A Small look into Anger.

"Anyone can become angry. That is easy. But to be angry with the right person, to the right degree, at the right time, for the right purpose and the right way - that is not easy."

 Anger is a stage of grief many people go through when a traumatic event is caused by the deliberate act of another human being. It may also be the sign that you are being hurt or that you are not positively dealing with an important emotional issue of your life. People often feel anger when they feel an injustice has been done against them, or when there seems to be no solution to a problem. Not everyone feels it, but many do. It is a natural part of your self-preservation response. When an animal is threatened or hurt, it will try to run away. If it cannot run, it will turn and fight, in psychology this is called the "fight or flight" response. Not only animals have the hormone-driven "fight or flight" response to perceived danger; humans have it too. Your minds register emotionally and physically painful situations as threats to your survival. If you cannot avoid them, they often result in anger. 

Anger might manifest itself as rage, outbursts, depression or bitterness. Dealing with this can be very distressing and can leave you feeling lonely and confused. Anger is also often misdirected onto the people who are important in your life; people you respect and care for very much. Some people tend to walk around like time bombs waiting to explode. Knowing why you are angry and who or what the anger is aimed at can help you control the anger rather than allowing it to control you.

            Misdirected anger has been a real problem in many relationships and changing the way they use their anger has been one of the hardest things to do for them. I know I've lost control over my thoughts and emotions many times in the past and I often let my anger and frustration speak for me. I had been pretty hostile to everyone. Sometimes my anger manifested itself inappropriately as meanness directed towards people. It is painful now to look back and remember all the hurtful and hateful words that I've said, hurting those closest to me. That words came out of my mouth and, at that time, seemed to be beyond my control, exploding from deep inside....at their will, not mine. There have been many times when I have yelled at people or picked up a fight with someone just because I needed to be angry. I so often initiated a confrontation with someone only to transform my anger into sadness. At some point my eyes would be filling with tears and I would feel totally inarticulate.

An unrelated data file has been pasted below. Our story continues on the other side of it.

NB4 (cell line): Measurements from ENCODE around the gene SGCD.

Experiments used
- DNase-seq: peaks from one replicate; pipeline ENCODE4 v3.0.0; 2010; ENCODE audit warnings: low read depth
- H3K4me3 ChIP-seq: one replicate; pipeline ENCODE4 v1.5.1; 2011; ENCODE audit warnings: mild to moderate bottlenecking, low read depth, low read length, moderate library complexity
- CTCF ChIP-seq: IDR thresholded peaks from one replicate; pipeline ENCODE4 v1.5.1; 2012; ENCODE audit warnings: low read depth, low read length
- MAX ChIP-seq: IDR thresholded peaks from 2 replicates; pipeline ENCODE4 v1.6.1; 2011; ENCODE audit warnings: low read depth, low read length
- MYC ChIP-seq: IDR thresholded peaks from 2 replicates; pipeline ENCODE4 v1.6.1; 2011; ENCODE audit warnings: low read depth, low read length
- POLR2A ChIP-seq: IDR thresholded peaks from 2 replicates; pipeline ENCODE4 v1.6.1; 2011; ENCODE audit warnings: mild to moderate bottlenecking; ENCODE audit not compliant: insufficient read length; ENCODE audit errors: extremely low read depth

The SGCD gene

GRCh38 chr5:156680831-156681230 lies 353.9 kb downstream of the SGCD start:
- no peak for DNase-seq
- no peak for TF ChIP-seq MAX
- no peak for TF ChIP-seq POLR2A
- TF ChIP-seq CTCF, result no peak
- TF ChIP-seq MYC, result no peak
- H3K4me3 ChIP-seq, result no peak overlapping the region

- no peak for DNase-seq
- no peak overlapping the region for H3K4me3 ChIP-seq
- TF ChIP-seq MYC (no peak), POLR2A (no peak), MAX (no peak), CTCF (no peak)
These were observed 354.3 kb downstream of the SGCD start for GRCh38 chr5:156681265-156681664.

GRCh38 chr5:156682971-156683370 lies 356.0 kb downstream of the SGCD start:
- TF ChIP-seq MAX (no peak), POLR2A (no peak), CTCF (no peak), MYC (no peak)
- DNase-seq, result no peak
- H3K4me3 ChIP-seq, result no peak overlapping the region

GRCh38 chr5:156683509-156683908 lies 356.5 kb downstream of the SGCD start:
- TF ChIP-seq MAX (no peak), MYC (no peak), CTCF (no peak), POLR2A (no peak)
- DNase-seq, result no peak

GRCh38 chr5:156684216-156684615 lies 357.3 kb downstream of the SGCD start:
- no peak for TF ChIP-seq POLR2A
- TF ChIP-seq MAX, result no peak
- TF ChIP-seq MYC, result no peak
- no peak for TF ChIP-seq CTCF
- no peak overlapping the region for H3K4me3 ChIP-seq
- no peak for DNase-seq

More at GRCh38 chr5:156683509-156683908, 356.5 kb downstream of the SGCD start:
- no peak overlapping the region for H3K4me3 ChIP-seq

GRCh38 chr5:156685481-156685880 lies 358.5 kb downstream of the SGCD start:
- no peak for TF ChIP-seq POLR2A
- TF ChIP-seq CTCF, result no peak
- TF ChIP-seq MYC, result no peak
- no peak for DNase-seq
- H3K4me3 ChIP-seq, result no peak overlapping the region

I am slowly starting to understand that this is a trap, one of the many traps that survivors of sexual abuse encounter on the road to healing. Taking our frustration out on someone else does not make one feel any better and often just seemed to make things worse because I've also experienced the inevitable feeling of regret and guilt that followed my outbursts of anger. I would have never wanted to hurt anyone's feelings, much less the feelings of some of my friends. I used my anger to push people away from me. I had to go deep within myself to admit that I pushed away those I cared for the most, perhaps because I was scared that they could find out what was really going on. I thought I could ease the pain by driving them away, closing off my self to the hurt and rejection that I thought I would inevitably receive. We need to learn how to recognize the triggers and how to stop before we explode. Whenever we feel angry at someone, try to concentrate on what you feel, and to figure out the real emotions underneath. By this I don't mean to suggest that it is good to keep feeling locked inside, but only that sometimes pain and frustration can makes us blind.

Researchers Ann Wolbert Burgess and Lynda Lytle explored the issue of anger: "Many victims realize their feelings are out of proportion to the situation they are in. They will report feeling angry with someone and later realize the anger was unfounded in that situation. Women become quite upset over their behavior which, in turn, produces more distress for them."